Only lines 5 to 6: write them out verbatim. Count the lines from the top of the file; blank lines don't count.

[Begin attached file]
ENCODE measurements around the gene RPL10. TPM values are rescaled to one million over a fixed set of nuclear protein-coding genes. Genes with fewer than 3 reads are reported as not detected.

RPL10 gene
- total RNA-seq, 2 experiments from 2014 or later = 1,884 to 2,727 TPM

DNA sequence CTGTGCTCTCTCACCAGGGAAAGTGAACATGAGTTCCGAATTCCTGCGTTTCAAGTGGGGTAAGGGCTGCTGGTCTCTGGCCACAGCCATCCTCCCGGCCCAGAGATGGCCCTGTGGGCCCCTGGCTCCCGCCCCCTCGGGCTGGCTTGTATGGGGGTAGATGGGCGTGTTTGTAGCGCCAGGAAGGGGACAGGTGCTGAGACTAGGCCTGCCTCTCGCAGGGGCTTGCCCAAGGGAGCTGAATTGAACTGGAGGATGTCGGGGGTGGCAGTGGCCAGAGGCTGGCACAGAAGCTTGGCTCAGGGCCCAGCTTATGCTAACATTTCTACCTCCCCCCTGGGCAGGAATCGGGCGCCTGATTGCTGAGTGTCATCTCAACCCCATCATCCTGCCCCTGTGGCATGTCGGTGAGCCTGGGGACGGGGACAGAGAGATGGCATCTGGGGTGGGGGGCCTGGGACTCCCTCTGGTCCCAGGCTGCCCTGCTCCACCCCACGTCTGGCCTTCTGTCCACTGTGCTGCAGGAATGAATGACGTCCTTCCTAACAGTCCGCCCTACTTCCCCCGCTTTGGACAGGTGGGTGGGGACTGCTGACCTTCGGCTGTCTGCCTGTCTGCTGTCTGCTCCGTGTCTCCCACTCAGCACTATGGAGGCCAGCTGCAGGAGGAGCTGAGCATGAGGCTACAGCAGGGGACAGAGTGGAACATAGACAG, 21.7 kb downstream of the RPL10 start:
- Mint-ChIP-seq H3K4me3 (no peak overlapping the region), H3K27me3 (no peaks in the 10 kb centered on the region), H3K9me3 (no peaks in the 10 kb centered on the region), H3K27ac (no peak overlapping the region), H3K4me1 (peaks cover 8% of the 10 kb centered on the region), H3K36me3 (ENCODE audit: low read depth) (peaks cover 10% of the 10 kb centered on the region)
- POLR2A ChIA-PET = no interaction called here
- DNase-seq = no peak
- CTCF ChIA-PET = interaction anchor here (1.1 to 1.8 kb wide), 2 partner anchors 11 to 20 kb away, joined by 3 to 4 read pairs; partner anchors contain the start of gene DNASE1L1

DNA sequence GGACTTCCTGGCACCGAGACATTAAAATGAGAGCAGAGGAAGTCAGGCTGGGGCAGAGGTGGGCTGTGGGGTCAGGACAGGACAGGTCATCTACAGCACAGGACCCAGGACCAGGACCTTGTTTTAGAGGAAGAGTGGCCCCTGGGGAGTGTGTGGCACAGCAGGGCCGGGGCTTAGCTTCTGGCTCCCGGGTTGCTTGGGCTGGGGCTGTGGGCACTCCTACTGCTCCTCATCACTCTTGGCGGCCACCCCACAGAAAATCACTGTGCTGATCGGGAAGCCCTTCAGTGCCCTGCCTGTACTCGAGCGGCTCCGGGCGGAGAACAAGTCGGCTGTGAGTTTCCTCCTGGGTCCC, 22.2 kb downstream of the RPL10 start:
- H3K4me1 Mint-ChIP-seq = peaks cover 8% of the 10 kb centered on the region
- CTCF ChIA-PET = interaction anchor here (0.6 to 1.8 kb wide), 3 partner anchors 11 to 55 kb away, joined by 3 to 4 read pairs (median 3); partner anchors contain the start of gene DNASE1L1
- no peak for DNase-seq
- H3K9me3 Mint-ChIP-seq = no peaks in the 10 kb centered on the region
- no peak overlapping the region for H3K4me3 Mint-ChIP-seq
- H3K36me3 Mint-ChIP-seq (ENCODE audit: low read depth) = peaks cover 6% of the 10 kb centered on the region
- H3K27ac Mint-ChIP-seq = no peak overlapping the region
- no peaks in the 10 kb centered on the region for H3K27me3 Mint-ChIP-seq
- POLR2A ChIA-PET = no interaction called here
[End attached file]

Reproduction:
- Mint-ChIP-seq H3K4me3 (no peak overlapping the region), H3K27me3 (no peaks in the 10 kb centered on the region), H3K9me3 (no peaks in the 10 kb centered on the region), H3K27ac (no peak overlapping the region), H3K4me1 (peaks cover 8% of the 10 kb centered on the region), H3K36me3 (ENCODE audit: low read depth) (peaks cover 10% of the 10 kb centered on the region)
- POLR2A ChIA-PET = no interaction called here